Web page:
Each micro-GPS-marked bird was relocated every week during the breeding season and bi-weekly during the non-breeding season by using receivers connected to hand-held or truck-mounted antennas. Transmitters lasted up to a year if hens survived that long. Importantly, remote download of the stored location and activity data on transmitters permitted us to collect the data without disturbing nesting hens or influencing turkey movements—we could download their data from up to 500 meters away.

A woman holds a wild turkey in her lap that has just had a radio transmitter attached to its back. It has a black sock over its head to help keep it calm.
A micro-GPS radio backpack on a hen. We place loose-fitting, open-ended socks over the turkeys heads while processing them which keeps them calm. Image credit: Jeff Hoover.

Some of the interesting findings so far based on data collected from 2015 to 2022:

  • Hen turkeys are particularly vulnerable to predation during the lead up to nesting and during incubation phase of the nesting period. Each year 5 to 25 percent of hens die during this period, but they remain relatively safe the rest of the year.
  • Each year, most nesting attempts fail to make it to the poult stage (i.e., fail to hatch). We have monitored 166 nesting attempts of radioed hens prior to 2023 and of that total 29 (17 percent) successfully hatched, 129 (78 percent) failed, and 8 (5 percent) had an unknown fate. These success rates are similar to those found in other published studies and appear adequate to maintain turkey populations in the areas where we are studying them (based on winter flock sizes and hunter harvest data).
  • Most nesting failures occur during incubation (eggs and/or hens preyed upon), but several nests also fail during egg laying (eggs abandoned or preyed upon). Based on visitation to baited camera traps, suspected nest predators include raccoons, opossums, coyotes, foxes, and bobcats. Most hens attempt a second nest if their first of the year fails—one tagged hen made four nesting attempts during one breeding season.
  • Nesting success/failure is poorly predicted by landscape metrics (e.g., amount of the landscape that is forested, distance to forest edge), black fly abundances, weather factors, temporal factors (i.e., early- vs. late-season), or vegetation cover metrics. Hens tend to place their nests on the ground in places where the vegetation height in the 50-100 cm range (think knee- to waist-high on yourself) is not too sparse and not too dense. There is a higher tendency for nests in the densest cover to fail.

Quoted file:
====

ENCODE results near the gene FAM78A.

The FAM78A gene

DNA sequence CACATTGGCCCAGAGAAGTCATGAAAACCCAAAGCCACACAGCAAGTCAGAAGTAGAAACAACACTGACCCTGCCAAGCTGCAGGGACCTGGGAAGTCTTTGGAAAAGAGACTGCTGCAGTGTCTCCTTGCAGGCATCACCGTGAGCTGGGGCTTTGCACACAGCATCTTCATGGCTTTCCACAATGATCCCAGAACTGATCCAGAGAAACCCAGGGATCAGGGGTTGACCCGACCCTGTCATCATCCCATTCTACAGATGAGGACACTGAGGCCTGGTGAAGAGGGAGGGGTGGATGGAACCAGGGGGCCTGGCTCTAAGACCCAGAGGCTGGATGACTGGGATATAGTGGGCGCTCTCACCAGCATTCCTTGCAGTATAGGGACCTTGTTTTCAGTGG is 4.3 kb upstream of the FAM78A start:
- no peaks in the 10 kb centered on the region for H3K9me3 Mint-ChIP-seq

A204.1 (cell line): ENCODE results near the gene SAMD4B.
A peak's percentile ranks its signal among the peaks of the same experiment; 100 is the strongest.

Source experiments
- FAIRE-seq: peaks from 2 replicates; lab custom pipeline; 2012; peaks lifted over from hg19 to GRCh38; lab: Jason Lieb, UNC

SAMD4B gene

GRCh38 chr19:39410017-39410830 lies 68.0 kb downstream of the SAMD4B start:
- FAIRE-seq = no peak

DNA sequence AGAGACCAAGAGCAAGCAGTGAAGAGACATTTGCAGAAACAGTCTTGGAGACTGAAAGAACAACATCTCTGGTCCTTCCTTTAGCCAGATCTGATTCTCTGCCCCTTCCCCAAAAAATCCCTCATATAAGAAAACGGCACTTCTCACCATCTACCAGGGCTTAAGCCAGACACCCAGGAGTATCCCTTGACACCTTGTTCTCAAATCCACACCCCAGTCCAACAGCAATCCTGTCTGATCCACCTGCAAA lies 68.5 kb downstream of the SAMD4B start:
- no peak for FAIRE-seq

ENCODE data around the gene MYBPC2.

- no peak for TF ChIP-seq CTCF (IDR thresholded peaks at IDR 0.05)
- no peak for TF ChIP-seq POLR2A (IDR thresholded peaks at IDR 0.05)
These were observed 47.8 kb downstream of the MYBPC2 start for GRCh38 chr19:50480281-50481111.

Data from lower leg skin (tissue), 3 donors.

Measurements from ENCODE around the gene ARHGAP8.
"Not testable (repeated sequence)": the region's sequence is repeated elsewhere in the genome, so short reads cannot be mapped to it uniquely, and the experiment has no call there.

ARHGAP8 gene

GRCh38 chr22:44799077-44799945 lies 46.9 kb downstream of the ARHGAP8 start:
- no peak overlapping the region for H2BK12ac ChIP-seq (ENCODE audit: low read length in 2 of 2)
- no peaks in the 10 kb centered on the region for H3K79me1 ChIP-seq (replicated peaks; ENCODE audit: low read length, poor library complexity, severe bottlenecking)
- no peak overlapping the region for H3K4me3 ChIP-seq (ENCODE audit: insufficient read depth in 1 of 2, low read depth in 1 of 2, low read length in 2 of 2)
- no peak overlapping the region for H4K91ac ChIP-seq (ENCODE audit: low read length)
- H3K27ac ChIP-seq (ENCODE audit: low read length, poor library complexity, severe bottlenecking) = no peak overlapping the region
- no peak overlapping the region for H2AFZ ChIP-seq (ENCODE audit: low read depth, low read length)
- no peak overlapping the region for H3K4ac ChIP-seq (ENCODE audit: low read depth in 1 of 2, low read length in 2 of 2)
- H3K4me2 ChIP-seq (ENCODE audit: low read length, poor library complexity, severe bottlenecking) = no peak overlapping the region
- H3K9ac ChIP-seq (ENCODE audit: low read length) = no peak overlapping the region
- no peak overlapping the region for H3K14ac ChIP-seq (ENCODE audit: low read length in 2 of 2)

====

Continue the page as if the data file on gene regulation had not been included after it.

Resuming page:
• Hens spend some hours, separate from laying eggs, sitting on nests for up to 6 days before round-the-clock incubation begins. During the ~26-28 days of incubation, hens take recesses (to defecate, eat and move a bit) for an average of less than an hour each day, and tend to take them during afternoons.
  • Pyrodiversity, here represented by having forest management units that vary in time-since-burn and burn frequency, provided hens in our study areas with a mosaic of managed habitat. Non-burned areas within managed forests proved to be an important habitat component for hens during reproduction (they often nested there). Among burned forest management units, during the egg-laying, incubation and post-hatch periods hens used (relative to habitat availability) those units that had had one or two full growing seasons since the last prescribed fire more than freshly burned units or units having had three or more growing seasons since the last prescribed fire.
Dr. Christine Parker and Wade Bloemer put a leg band on a wild turkey at the back of a truck.
Dr. Christine Parker and Wade Bloemer (IDNR) banding a hen prior to placing the radio backpack on her. Image credit: Richard Day.

This research would not have been possible without the tireless efforts of Dr. Christine Parker and Morgan Meador, who were graduate students and led the research and field work over the years, and several enthusiastic seasonal field technicians.

This research was funded with federal pass-through money from the Illinois Department of Natural Resources (specifically from the Federal Aid in Wildlife Restoration Act).

Dr. Jeff Hoover is an Avian Ecologist with the Illinois Natural History Survey, Prairie Research Institute, University of Illinois. Jeff has been studying forest songbirds since 1990 in upland and bottomland forests in Appalachia and The Midwest, and wild turkeys since 2015 in Illinois.